horse, at the head of his train of knights and soldiers, he began
to believe this too, and to consider old Merlin a very superior
prophet.

He did not know -- how could he, being so innocent and
inexperienced? -- that his little army was a mere nothing against
the power of the King of England. The French King knew it; but the
poor boy's fate was little to him, so that the King of England was
worried and distressed. Therefore, King Philip went his way into
Normandy and Prince Arthur went his way towards Mirebeau, a
French town near Poictiers, both very well pleased.

Prince Arthur went to attack the town of Mirebeau, because his
grandmother Eleanor, who has so often made her appearance in this
history (and who had always been his mother's enemy), was living
there, and because his Knights said, 'Prince, if you can take her
prisoner, you will be able to bring the King your uncle to terms!'
But she was not to be easily taken. She was old enough by this
time -- eighty -- but she was as full of stratagem as she was full
of years and wickedness. Receiving intelligence of young Arthur's
approach, she shut herself up in a high tower, and encouraged her
soldiers to defend it like men. Prince Arthur with his little army
besieged the high tower. King John, hearing how matters stood,
came up to the rescue, with HIS army. So here was a strange
family-party! The boy-Prince besieging his grandmother, and his
uncle besieging him!

This position of affairs did not last long. One summer night King
John, by treachery, got his men into the town, surprised Prince
Arthur's force, took two hundred of his knights, and seized the
Prince himself in his bed. The Knights were put in heavy irons,
and driven away in open carts drawn by bullocks, to various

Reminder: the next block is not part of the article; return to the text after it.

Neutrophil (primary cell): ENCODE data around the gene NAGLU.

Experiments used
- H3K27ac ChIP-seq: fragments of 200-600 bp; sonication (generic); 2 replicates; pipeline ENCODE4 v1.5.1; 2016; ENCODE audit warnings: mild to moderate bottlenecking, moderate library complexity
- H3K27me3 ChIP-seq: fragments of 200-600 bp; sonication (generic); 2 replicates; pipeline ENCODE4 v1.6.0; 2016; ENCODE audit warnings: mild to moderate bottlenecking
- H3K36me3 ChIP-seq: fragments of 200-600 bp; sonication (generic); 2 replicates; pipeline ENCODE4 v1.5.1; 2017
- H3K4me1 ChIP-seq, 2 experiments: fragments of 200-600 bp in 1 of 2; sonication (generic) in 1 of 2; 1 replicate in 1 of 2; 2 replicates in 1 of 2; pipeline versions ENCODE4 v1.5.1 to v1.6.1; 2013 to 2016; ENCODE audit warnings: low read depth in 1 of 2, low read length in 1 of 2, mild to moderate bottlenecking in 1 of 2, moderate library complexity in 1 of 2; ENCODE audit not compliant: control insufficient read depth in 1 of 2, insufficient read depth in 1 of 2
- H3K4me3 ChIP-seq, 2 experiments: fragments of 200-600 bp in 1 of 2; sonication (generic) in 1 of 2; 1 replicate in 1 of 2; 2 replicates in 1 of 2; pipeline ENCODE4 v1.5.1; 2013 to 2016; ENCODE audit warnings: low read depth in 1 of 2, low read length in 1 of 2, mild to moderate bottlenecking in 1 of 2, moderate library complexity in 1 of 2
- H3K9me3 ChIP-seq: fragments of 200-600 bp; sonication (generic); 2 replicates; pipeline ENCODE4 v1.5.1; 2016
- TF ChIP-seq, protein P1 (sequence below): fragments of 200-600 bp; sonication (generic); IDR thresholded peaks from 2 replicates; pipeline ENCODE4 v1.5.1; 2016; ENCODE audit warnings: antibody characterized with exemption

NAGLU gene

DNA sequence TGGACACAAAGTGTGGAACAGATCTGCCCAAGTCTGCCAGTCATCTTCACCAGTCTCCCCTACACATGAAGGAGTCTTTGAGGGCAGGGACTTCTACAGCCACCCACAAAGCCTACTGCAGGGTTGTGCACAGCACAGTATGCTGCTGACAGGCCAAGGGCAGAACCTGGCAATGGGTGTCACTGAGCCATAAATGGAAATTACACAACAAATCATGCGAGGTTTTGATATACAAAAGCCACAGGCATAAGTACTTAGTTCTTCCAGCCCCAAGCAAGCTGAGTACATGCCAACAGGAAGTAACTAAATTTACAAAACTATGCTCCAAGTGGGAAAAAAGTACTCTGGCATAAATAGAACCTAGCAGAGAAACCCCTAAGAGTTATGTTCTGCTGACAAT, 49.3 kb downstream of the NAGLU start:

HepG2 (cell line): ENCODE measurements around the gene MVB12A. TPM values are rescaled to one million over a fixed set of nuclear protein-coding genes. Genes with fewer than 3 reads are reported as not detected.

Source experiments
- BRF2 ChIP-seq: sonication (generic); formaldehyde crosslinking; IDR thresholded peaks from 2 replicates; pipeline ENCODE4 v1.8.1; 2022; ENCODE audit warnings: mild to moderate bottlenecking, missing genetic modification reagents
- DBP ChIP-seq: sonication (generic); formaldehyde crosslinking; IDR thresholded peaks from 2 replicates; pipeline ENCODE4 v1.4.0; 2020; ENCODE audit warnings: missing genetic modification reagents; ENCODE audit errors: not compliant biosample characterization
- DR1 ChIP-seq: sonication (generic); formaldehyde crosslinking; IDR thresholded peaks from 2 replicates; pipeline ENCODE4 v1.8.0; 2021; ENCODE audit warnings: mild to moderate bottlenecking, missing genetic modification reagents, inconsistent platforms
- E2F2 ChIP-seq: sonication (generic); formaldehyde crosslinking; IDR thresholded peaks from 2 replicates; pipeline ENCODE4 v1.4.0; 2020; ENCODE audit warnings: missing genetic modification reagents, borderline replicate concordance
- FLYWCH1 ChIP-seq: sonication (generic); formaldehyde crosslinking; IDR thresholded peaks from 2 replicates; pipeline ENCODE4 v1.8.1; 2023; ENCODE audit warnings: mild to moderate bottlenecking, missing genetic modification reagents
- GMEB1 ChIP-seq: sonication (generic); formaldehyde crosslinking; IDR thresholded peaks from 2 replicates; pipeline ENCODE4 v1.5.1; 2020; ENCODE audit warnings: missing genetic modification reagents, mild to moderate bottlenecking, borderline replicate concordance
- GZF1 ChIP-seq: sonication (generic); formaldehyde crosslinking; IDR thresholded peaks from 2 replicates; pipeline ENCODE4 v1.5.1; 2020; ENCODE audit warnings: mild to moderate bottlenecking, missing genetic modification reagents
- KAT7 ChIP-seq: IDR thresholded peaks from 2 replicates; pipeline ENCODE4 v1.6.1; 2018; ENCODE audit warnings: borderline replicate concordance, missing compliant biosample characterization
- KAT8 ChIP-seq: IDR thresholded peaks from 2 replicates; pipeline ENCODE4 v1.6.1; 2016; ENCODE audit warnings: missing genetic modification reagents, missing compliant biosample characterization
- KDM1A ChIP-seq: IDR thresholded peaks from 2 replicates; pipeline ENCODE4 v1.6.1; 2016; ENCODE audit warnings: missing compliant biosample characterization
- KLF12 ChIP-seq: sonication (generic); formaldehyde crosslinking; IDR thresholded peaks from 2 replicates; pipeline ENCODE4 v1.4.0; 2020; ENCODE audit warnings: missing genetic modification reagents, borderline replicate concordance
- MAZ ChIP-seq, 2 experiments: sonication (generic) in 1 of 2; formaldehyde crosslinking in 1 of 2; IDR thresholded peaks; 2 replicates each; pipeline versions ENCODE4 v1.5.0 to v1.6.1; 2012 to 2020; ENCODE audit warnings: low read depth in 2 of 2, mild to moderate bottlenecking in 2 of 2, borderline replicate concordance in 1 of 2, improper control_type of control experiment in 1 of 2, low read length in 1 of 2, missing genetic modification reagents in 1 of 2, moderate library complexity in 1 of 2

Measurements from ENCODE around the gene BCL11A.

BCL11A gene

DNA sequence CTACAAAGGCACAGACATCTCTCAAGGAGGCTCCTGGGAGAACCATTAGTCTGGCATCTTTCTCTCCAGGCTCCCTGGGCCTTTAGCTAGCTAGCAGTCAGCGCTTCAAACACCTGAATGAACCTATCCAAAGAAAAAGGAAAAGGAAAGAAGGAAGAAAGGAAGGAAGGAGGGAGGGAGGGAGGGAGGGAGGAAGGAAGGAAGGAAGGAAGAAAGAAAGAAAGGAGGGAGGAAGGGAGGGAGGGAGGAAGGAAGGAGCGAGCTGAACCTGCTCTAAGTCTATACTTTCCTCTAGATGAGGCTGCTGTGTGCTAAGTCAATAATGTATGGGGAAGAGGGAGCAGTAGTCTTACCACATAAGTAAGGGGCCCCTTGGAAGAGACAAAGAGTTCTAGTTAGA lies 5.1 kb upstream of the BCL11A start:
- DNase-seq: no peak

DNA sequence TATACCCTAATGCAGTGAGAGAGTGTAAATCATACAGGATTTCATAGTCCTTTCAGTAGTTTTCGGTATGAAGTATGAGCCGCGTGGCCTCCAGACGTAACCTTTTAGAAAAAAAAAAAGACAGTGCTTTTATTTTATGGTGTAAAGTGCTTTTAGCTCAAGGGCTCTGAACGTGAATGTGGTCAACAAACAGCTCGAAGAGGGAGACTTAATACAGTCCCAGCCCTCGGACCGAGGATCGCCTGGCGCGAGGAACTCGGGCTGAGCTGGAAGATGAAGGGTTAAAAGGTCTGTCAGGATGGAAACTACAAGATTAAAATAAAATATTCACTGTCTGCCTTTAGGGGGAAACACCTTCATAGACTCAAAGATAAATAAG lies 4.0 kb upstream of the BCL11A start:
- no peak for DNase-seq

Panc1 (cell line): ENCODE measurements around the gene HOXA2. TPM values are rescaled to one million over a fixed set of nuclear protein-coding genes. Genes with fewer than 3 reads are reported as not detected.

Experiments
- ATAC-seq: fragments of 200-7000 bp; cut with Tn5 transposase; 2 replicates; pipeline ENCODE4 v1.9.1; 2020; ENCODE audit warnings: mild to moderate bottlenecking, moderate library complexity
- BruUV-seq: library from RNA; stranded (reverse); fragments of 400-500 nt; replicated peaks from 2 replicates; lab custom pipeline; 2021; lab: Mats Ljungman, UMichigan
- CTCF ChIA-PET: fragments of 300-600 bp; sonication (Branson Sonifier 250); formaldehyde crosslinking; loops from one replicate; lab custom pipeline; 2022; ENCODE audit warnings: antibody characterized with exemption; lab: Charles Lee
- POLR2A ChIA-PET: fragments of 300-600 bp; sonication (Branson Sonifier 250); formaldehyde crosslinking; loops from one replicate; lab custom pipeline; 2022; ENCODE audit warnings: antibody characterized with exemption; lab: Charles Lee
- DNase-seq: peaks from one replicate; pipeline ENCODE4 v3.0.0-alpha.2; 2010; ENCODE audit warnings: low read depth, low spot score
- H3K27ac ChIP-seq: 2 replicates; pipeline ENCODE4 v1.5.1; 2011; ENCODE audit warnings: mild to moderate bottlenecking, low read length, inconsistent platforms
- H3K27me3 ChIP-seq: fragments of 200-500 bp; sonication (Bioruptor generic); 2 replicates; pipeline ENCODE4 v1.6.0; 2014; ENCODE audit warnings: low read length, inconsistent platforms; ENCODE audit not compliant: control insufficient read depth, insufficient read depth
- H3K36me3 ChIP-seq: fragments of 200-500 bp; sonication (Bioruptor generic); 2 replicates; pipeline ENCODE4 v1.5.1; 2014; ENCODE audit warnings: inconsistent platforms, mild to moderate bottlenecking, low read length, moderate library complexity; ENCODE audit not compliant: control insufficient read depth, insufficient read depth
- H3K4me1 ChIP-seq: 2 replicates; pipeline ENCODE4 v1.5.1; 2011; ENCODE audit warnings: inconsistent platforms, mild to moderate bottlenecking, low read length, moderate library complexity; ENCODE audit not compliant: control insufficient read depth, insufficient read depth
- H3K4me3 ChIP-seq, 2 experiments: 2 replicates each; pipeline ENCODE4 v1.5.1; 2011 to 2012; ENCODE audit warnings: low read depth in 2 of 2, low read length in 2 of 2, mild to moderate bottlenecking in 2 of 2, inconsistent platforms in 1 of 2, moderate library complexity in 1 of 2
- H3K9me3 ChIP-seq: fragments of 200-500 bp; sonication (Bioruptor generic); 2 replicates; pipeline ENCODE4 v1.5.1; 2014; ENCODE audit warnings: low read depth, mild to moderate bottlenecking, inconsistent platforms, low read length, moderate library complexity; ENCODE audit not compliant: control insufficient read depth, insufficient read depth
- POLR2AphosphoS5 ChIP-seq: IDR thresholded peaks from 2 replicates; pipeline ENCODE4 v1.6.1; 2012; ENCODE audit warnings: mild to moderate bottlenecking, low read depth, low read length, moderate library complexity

dungeons where they were most inhumanly treated, and where
some of them were starved to death. Prince Arthur was sent to
the castle of Falaise.

One day, while he was in prison at that castle, mournfully thinking
it strange that one so young should be in so much trouble, and
looking out of the small window in the deep dark wall, at the
summer sky and the birds, the door was softly opened, and he
saw his uncle the King standing in the shadow of the archway,
looking very grim.

'Arthur,' said the King, with his wicked eyes more on the stone
floor than on his nephew, 'will you not trust to the gentleness,
the friendship, and the truthfulness of your loving uncle?'

'I will tell my loving uncle that,' replied the boy, 'when he does
me right. Let him restore to me my kingdom of England, and
then come to me and ask the question.'

The King looked at him and went out. 'Keep that boy close
prisoner,' said he to the warden of the castle.

Then, the King took secret counsel with the worst of his nobles how
the Prince was to be got rid of. Some said, 'Put out his eyes and
keep him in prison, as Robort of Normandy was kept.' Others said,
'Have him stabbed.' Others, 'Have him hanged.' Others, 'Have him
poisoned.'

King John, feeling that in any case, whatever was done afterwards,
it would be a satisfaction to his mind to have those handsome eyes
burnt out that had looked at him so proudly while his own royal
eyes were blinking at the stone floor, sent certain ruffians to
Falaise to blind the boy with red-hot irons. But Arthur so
pathetically entreated them, and shed such piteous tears, and so
appealed to HUBERT DE BOURG (or BURGH), the warden of the castle,
who had a love for him, and was an honourable, tender man, that
Hubert could not bear it. To his eternal honour he prevented the
torture from being performed, and, at his own risk, sent the
savages away.

The chafed and disappointed King bethought himself of the stabbing
suggestion next, and, with his shuffling manner and his cruel face,
proposed it to one William de Bray. 'I am a gentleman and not an
executioner,' said William de Bray, and left the presence with